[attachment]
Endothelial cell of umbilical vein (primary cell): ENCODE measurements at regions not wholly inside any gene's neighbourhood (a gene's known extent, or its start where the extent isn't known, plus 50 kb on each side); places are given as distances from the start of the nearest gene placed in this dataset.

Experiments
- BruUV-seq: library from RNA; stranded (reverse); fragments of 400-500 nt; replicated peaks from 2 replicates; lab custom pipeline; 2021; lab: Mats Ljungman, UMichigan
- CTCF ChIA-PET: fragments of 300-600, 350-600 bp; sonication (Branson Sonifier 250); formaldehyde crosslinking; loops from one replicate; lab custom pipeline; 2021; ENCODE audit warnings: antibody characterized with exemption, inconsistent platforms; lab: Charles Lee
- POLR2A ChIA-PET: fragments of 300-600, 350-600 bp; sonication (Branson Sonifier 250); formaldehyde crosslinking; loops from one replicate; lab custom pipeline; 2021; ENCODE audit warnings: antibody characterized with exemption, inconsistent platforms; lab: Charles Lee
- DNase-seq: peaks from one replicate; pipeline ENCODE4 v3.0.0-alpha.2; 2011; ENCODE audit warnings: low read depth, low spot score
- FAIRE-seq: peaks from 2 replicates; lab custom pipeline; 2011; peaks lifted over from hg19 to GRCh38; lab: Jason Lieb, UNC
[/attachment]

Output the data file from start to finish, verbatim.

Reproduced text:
Endothelial cell of umbilical vein (primary cell): ENCODE measurements at regions not wholly inside any gene's neighbourhood (a gene's known extent, or its start where the extent isn't known, plus 50 kb on each side); places are given as distances from the start of the nearest gene placed in this dataset.

Experiments
- BruUV-seq: library from RNA; stranded (reverse); fragments of 400-500 nt; replicated peaks from 2 replicates; lab custom pipeline; 2021; lab: Mats Ljungman, UMichigan
- CTCF ChIA-PET: fragments of 300-600, 350-600 bp; sonication (Branson Sonifier 250); formaldehyde crosslinking; loops from one replicate; lab custom pipeline; 2021; ENCODE audit warnings: antibody characterized with exemption, inconsistent platforms; lab: Charles Lee
- POLR2A ChIA-PET: fragments of 300-600, 350-600 bp; sonication (Branson Sonifier 250); formaldehyde crosslinking; loops from one replicate; lab custom pipeline; 2021; ENCODE audit warnings: antibody characterized with exemption, inconsistent platforms; lab: Charles Lee
- DNase-seq: peaks from one replicate; pipeline ENCODE4 v3.0.0-alpha.2; 2011; ENCODE audit warnings: low read depth, low spot score
- FAIRE-seq: peaks from 2 replicates; lab custom pipeline; 2011; peaks lifted over from hg19 to GRCh38; lab: Jason Lieb, UNC